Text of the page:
Disease Warnings on Every Cigarette!
Courtesy of that august organ, ASH Daily News, on 5 June 2023 we learn that the UK government is in a bind. On the one hand, ‘Rishi Sunak, the Prime Minister, this week announced measures to reduce vaping among teenagers’, and on the other hand, ‘Health officials believe that vapes can be a useful tool to help smokers quit tobacco.’ (My emphasis.)
It thus appears that the Prime Minister believes it’s all right for teenagers to vape as long as the extent is reduced to a certain level. Well then, would the Right Honourable Mr Rishi Sunak be so good as to tell us what level of vaping among teenagers he is aiming for or thinks is acceptable.
But since health officials believe that vapes can be a useful tool to help smokers quit tobacco, as long as they continue to use tobacco, they will be in need of a useful tool to help them quit.
It’s not just the usual Symonds nitpicking to point out that smokers won’t be in need of a useless tool to help them quit, so the word ‘useful’ is redundant, but with such an approach to the smoking problem, the word ‘useless’ is all to obvious.
Smokers typically smoke for years or decades, and then, with the greatest difficulty they may ‘try’ to quit. This means failing to quit. And what tool, useful or otherwise, does the government suggest? Another way of continuing in thrall to nicotine addiction, albeit one that it is believed or hoped to be less dangerous than smoking, which could last for the rest of the former smoker’s life. And this assumes – and it’s a big assumption – that the smoker manages to switch completely from one way of putting the poison nicotine into his or her body to another, allegedly safer, way.
Isn’t this ridiculous, or isn’t it?
All right then, Dr Symonds, what do you suggest?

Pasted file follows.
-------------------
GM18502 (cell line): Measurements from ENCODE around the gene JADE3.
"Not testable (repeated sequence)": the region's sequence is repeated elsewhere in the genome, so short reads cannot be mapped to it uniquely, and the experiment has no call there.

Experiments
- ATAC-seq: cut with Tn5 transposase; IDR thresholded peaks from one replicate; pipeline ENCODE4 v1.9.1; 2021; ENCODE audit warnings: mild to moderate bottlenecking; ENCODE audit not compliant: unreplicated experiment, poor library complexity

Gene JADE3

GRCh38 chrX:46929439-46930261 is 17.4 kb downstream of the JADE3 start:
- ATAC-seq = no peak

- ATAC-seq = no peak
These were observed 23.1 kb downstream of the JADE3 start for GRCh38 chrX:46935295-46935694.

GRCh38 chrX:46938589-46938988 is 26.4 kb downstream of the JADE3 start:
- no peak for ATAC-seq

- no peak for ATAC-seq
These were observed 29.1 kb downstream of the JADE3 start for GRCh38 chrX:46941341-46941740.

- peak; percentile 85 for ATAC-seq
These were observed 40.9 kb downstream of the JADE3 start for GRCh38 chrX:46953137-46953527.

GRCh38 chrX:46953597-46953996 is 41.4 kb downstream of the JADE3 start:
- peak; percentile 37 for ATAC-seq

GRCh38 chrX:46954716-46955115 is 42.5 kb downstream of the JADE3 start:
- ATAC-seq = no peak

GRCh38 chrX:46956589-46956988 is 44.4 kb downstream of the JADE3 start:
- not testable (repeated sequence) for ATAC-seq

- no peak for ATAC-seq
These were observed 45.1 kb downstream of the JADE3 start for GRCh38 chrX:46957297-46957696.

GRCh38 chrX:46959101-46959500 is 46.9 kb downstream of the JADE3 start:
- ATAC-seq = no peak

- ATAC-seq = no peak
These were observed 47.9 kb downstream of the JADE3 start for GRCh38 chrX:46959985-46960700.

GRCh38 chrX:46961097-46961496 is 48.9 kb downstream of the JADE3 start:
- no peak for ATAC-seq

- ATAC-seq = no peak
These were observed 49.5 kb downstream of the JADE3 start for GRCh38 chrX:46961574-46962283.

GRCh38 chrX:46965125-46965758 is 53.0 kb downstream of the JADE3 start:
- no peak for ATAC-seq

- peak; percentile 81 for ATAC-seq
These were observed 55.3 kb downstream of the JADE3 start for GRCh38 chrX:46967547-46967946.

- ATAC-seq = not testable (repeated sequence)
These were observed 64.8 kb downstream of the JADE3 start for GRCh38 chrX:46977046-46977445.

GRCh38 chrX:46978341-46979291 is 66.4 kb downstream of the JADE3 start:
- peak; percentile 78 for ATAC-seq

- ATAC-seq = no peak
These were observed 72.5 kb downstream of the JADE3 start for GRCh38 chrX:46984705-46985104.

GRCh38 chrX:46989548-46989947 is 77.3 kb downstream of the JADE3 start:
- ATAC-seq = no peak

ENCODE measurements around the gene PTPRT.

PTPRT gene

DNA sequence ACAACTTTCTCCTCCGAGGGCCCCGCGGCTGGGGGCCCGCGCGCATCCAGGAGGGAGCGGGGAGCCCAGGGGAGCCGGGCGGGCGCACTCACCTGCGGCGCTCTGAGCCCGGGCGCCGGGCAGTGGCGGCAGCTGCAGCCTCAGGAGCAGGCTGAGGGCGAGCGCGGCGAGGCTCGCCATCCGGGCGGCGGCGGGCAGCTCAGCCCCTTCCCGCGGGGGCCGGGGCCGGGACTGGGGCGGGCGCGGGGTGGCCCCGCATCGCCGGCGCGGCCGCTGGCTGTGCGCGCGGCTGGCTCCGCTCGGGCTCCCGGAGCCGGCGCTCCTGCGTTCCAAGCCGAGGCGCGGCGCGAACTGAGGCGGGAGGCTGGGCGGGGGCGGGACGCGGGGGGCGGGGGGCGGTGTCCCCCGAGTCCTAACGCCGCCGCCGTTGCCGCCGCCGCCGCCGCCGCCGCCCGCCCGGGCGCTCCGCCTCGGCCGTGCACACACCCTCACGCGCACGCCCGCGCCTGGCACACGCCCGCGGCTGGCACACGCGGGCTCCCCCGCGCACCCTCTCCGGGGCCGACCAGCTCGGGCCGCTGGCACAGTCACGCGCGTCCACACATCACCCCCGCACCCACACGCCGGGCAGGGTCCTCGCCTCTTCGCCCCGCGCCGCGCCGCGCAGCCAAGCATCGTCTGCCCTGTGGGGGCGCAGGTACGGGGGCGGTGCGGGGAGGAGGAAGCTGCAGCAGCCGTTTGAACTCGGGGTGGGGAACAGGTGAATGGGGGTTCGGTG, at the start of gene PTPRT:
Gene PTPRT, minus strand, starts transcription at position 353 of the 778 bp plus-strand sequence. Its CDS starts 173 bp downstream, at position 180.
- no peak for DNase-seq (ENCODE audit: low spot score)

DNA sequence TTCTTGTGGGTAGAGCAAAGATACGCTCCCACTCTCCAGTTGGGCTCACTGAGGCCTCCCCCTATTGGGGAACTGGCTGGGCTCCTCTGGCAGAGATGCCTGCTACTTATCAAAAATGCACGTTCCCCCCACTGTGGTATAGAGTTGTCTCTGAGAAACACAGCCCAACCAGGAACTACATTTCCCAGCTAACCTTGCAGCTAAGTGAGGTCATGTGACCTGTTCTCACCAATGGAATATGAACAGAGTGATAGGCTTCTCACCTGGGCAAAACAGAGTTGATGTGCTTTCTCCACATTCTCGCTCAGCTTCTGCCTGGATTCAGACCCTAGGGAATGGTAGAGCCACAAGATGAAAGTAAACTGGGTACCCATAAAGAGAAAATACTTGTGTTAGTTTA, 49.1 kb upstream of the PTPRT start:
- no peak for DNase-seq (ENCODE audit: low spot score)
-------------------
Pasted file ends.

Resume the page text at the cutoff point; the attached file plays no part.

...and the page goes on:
First, let me digress to what I would not suggest, and that is the latest wheeze in tobacco control from Health Canada.
If there were a consumer product that damages your organs, causes cancer, harms children, causes impotence and leukaemia, and contains poison, the question would immediately arise of why such a product would be allowed to be sold.
The true statements about damage to your organs, causing cancer, etc., are the health warnings – they should really be called disease warnings – that are soon are to be printed directly onto each and every cigarette sold in Canada.
I suppose the idea is that smokers, on seeing these warnings, will recoil in shock and horror, throw the pack of cigarettes unused into the dustbin (trashcan), and thenceforth follow the path of righteousness by becoming and remaining for the rest of their lives, non-smokers.
Now for what I would suggest. In fact, as readers of my blogs will be aware, I have repeatedly suggested it.
The obvious solution is for the government to enact legislation to make tobacco products unavailable by banning their manufacture and sale. (The nicotine in e-cigarettes (vapes) is also derived from the tobacco plant, but let’s leave that aside for the sake of argument.)
Yes, yes, I know, then there’ll be a black market, organised crime will step in, there’ll be riots and blood in the streets, and western society will collapse. Look what happened with prohibition in the US in the 1930s. Frankly, I don’t believe this. The only result is that there would be vastly fewer smokers.
But if the government lacks the bottle to do this, then here is an alternative. Smokers who consider themselves intractably addicted would be able to obtain cigarettes only on prescription from licensed suppliers, and no one else would legally be able to buy them. I describe this scenario here.
Another approach is that e-cigarettes would only be available on prescription from licensed suppliers for smokers who want to use vaping as a quit smoking tool, though it’s unclear whether this would turn out to be useful. And all other promotion and sale of smokeless tobacco products, including vapes, would be banned.
Text © Gabriel Symonds